During the 30s granddad ran a transportation business in the Cheltenham area. He must have done fairly well as he gained a Private Flying License 25th April 1939 (which is something of a coincidence as I was born exactly 20 years later 25th April 1959). According to Grandmother he was nicknamed the “flying Dutchman” for his vigorous approach to work.
From 02 June 1941 to 10 December 1941 he served as a sergeant with the Royal Air Force Volunteer Reserve.
Somehow he talked his way into joining the Air Transport Auxiliary being assigned to elementary flight training school 8th July 1942. I assume he managed to do this based on his RAFVR experience and Private Pilot’s license though he had actually flown very few hours privately. My sister thinks that my grandmother had a lot to do with this as she was a force to be reckoned with all her life. She lived to be 96 and I miss her greatly.
Granddad served in the ATA until he went missing on the 23rd May 1945, ironically 2 weeks after VE day which was 08 May 1945. He was mostly based with No 3 Ferry Pool Hawarden (present day Chester airport). He flew over 50 different types of aircraft. My understanding is that they would be given the Pilots Notes for the aircraft and told to get on with it.
We do have his first log book which contains some interesting papers such as a hot toddy recipe, a poem that took his fancy and a few other bits and pieces. Every so often the phrase “shot up B” appears in the remarks column. This must refer to low flying over the house where grandmother (Betty) lived. As might be expected low flying aircraft were not equally appreciated by neighbours in areas that were bombed. Grandmother told a story of having the neighbours asking him to stop. Apparently grandfather was on leave and in bed when one of his friends flew a Lancaster bomber overhead at roof top height. Apparently grandfather ran out into the street in his pyjamas and yield out “It wasn’t me!”.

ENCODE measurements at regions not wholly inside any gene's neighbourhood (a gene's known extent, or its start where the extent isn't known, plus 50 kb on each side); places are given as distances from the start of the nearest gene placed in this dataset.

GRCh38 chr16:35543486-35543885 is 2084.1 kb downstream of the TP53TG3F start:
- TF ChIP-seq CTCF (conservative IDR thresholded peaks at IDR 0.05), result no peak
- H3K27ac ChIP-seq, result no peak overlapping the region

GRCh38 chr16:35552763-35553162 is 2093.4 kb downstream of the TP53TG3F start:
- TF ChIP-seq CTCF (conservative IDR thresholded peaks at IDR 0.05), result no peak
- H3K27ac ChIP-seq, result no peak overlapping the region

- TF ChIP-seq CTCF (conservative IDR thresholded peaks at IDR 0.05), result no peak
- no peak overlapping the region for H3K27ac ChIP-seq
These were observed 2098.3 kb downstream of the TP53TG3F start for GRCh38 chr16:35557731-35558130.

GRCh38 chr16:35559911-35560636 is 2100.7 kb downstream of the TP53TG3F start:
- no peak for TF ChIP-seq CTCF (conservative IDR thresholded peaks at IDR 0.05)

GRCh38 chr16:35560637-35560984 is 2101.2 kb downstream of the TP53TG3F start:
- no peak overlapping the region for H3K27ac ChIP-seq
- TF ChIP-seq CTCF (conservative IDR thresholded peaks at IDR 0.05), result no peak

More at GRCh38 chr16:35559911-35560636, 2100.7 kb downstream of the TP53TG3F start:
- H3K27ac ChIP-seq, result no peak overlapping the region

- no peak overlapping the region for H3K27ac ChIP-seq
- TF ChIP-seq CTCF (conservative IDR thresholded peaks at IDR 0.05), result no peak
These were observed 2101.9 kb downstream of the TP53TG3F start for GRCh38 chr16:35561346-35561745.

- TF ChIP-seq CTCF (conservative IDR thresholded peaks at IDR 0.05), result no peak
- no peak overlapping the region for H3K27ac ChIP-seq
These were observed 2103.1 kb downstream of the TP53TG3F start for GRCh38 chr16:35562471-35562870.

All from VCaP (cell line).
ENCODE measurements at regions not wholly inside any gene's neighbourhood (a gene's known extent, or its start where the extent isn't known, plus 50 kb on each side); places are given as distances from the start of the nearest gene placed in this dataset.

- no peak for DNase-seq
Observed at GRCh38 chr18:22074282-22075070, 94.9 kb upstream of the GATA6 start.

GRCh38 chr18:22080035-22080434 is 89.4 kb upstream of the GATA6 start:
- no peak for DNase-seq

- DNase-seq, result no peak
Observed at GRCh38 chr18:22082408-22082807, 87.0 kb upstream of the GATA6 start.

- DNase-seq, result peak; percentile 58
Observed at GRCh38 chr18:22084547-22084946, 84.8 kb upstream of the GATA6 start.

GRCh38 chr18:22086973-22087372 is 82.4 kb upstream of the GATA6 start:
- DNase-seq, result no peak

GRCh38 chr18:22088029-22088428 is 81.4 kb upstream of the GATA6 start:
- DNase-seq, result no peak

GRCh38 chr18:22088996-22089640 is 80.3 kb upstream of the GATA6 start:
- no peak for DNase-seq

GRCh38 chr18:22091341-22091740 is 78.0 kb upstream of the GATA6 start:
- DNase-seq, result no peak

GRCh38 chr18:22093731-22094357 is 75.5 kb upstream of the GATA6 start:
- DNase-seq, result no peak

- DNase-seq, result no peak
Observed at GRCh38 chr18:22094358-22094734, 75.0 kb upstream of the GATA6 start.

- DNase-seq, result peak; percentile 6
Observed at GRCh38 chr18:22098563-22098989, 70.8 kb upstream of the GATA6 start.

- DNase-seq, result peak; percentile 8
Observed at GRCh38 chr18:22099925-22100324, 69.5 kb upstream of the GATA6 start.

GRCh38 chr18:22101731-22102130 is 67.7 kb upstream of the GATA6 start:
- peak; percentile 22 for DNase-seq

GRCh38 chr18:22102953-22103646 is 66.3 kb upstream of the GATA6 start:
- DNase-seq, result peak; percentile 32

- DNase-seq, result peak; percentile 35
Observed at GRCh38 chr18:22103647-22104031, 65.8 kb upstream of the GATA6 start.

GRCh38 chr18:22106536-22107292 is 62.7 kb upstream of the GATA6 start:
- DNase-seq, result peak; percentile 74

Granddad disappeared while flying Hawker Tempest Mk V NV666 on a routine ferry flight from Hawarden to Kirkbride in Scotland. This is something of a mystery as he was never seen again and no wreckage has ever been recovered . Documentation which I have copies of indicates that weather at the time was reasonable and the aircraft was checked prior to take off and witnesses report a good take off. The route would have been mostly along the coast with only a few stretches of open water such as Morecambe Bay and the Solway Firth.
No radio was carried so there was no distress call. An extensive search was carried out (again I have records of all the aircraft involved), but nothing was ever found. Whatever happened must have occurred quickly, so possibly at low altitude. Perhaps he realized that his future as a pilot was limited after the war and that this might be the last opportunity to fly the best, most exciting aircraft of the day. Perhaps he indulged in a little low flying over the sea and had an accident this way. Records indicate that he was a good pilot one of the last entries on his General Record is “F/O Jackson is a very keen and hard-working pilot of above average ability. Discipline has been exemplary.” signed S.W. Ogden Cmdr. No. 3 F.P.
My father was always a great lover of conspiracy theories. He took my grandfather’s gold pocket watch to a Pyschic fair for a reading. Careful not to provide any clues that would give any information he handed the watch to a clairvoyant. She held it for a moment and then said “He died in an aircraft accident but not when you think. It was several years after the war and the wing came off an aircraft he was flying.” This just adds to the mystery but I am all for the simpler explanation.